Although relator disputed some of the allegations, portions of his testimony support the commissioner’s representative’s findings.  For example, relator admitted that he would generally sign in at 3:45 p.m., but would nevertheless write 3:30 p.m. as his start time.  Relator also admitted that he was not “working” by 3:30 p.m., as required by his employer.  And while relator denied raising his voice or getting upset during his conversation with Omtvedt, he did admit that “[m]aybe she believed that [he] was raising [his] voice” because he was on a cellular phone.  Because we defer to the commissioner’s representative’s ability to weigh the evidence and make credibility determinations, we conclude that the record supports the findings.  See Whitehead v. Moonlight Nursing Care, Inc., 529 N.W.2d 350, 352 (Minn. App. 1995).       

Furthermore, we conclude that the findings support the commissioner’s representative’s decision that relator was discharged for employment misconduct.  This court has held that an employee’s insubordinate behavior can constitute employment misconduct.  Snodgrass v. Oxford Props., Inc., 354 N.W.2d 79, 80 (Minn. App. 1984).  An employee’s failure to cooperate in an employer’s investigation into inappropriate behavior may also constitute misconduct.  See Drellack v. Inter-County Cmty. Council, Inc., 366 N.W.2d 671, 674 (Minn. App. 1985); Cherveny v. 10,000 Auto Parts, 353 N.W.2d 685, 688 (Minn. App. 1984).  Furthermore, an employee’s knowing violation of an employer’s reasonable policy is misconduct.  Schmidgall, 644 N.W.2d at 806.  Finally, because an employer has a right to expect its employees will work when scheduled, Little v. Larson Bus Serv., 352 N.W.2d 813, 815 (Minn. App. 1984), chronic and excessive absenteeism and tardiness, even if not willful or deliberate, may constitute misconduct.  Jones v. Rosemount, Inc., 361 N.W.2d 118, 120 (Minn. App. 1985).  Such conduct on the part of an employee, particularly after repeated warnings, is strong evidence that the employee disregards the employer’s interests or lacks concern for the employment.  See, e.g., McLean v. Plastics, Inc., 378 N.W.2d 104, 107 (Minn. App. 1985); Jones, 361 N.W.2d at 120; cf. Little, 352 N.W.2d at 815 (holding that single incident of unexcused one-week absence was misconduct).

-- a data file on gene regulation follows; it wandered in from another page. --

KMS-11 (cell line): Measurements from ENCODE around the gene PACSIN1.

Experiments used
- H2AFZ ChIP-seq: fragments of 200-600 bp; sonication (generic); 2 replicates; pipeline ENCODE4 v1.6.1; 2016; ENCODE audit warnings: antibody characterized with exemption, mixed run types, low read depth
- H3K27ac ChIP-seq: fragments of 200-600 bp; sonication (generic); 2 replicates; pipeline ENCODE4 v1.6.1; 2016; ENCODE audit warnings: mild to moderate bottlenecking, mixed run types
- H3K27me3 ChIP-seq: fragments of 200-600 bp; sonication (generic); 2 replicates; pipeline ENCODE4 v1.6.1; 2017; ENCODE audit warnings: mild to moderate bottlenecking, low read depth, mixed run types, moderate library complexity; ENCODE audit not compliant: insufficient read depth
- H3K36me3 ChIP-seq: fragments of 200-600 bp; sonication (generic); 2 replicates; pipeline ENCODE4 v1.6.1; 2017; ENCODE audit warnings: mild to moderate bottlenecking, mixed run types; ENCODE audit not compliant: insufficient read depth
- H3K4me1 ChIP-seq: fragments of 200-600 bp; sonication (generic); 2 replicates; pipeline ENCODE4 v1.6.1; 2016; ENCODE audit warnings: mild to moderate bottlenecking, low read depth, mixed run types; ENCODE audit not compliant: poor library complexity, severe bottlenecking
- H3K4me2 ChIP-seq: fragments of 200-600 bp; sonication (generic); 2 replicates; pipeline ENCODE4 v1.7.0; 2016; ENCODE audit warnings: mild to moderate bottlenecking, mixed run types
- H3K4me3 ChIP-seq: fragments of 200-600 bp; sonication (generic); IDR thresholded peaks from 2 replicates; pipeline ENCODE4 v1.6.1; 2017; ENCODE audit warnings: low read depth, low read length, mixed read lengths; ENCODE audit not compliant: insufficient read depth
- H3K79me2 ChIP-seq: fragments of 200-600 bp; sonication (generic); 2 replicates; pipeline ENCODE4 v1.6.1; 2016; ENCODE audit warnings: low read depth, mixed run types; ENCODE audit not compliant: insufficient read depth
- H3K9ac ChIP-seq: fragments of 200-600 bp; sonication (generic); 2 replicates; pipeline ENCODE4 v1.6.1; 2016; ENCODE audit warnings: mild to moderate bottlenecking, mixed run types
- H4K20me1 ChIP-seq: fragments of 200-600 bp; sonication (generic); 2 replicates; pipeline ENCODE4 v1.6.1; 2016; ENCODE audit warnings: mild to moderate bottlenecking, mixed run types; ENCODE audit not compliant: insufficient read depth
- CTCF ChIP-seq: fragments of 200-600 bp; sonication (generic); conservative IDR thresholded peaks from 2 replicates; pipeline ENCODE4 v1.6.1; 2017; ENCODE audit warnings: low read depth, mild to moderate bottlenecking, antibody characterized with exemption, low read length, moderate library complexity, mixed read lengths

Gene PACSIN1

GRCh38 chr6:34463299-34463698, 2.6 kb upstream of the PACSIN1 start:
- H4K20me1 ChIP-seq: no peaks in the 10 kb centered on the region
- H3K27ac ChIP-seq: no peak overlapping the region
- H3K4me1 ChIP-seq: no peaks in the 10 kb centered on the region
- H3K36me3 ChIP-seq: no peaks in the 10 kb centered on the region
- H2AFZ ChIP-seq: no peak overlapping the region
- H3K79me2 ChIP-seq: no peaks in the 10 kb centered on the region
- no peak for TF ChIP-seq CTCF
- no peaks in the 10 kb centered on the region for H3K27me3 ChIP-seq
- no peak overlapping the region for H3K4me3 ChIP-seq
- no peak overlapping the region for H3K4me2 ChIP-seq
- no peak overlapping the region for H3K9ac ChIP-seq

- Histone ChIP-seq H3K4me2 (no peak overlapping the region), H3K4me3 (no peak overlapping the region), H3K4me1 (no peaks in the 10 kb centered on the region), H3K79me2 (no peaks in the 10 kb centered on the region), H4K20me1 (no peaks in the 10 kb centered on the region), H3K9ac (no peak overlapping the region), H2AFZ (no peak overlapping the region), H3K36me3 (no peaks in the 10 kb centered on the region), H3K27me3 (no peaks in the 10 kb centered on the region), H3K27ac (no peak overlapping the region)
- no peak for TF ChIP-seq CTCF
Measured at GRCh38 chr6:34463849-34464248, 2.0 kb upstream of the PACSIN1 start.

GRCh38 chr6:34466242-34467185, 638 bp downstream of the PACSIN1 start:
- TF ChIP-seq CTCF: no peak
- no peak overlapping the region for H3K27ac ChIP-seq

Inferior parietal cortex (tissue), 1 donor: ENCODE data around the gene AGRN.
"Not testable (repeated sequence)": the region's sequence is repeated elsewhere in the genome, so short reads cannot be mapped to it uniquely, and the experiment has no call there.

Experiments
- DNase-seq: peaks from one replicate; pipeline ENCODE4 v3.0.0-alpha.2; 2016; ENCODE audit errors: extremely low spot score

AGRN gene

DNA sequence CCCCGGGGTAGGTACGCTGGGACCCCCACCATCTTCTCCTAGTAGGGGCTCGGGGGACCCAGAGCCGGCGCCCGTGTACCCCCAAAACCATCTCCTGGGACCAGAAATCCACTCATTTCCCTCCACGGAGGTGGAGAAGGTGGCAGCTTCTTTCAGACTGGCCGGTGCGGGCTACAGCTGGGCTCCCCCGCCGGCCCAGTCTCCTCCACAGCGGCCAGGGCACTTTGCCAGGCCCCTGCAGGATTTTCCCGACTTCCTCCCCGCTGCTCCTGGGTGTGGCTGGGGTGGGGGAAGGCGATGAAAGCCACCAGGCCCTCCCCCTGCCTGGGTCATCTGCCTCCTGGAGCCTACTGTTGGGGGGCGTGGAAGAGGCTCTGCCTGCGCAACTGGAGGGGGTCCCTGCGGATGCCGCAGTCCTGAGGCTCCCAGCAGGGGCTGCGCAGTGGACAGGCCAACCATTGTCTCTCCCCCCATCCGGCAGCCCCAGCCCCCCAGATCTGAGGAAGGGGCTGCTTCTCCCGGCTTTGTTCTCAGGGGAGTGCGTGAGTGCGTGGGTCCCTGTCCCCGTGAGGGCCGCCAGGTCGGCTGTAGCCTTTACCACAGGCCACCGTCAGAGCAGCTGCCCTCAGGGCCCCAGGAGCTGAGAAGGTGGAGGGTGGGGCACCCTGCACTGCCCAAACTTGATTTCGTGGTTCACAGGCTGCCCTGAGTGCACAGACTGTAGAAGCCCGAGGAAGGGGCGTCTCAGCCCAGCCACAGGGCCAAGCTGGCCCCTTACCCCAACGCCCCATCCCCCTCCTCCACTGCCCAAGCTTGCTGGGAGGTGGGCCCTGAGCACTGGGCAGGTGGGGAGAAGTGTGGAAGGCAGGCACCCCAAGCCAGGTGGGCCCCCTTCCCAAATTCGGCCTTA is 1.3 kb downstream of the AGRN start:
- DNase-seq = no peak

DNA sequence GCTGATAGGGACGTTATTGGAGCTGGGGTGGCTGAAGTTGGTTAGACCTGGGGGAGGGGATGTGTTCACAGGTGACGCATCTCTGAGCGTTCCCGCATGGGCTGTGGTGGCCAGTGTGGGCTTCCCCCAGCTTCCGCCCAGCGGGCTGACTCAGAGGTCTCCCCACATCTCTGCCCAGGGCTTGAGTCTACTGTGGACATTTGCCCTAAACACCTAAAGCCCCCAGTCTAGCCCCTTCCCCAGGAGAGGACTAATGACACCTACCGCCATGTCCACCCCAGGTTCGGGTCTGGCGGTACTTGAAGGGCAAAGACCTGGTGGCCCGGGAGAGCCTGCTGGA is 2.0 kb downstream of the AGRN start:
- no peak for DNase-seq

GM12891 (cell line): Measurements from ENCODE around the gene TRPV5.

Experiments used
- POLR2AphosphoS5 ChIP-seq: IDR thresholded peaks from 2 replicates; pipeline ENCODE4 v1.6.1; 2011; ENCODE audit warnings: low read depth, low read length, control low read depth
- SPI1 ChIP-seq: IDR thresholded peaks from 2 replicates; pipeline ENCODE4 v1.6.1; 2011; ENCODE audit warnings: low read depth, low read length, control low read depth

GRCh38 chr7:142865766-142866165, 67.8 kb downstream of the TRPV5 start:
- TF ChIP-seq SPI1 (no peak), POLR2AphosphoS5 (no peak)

We agree with the commissioner’s representative that “[t]he employer had a right to expect that [relator] would return to work on time[,] . . . punch in for work when he arrived on the job, and that he would cooperate with the employer in its investigation.”  The record indicates that relator continued to be late even after the client had counseled him on the issue, and that when the employer investigated these allegations, relator gave conflicting explanations, became argumentative and insubordinate in violation of the employer’s policy, and failed to cooperate with the investigation.  Therefore, we conclude that relator was properly discharged for employment misconduct.


[1] The revisor’s office inadvertently substituted the term “ineligible for” for the term “disqualified from” in Minn. Stat. § 268.095, subds. 1, 4, 7, 8(a) (Supp. 2003).  See Minn. Stat. § 268.095, subds. 1, 4, 7, 8(a) (2002) (using term “disqualified from”); 2003 Minn. Laws 1st Spec. Sess. ch. 3, art. 2, § 11 (making other changes to Minn. Stat. § 268.095, subd. 1, but retaining term “disqualified from”); 2003 Minn. Laws 1st Spec. Sess. ch. 3, art. 2, § 20(j), (k) (directing revisor to change term “disqualified from” to “ineligible for” only in Minn. Stat. § 268.095, subd. 12, and then to renumber subsection to Minn. Stat. § 268.085, subd. 13b).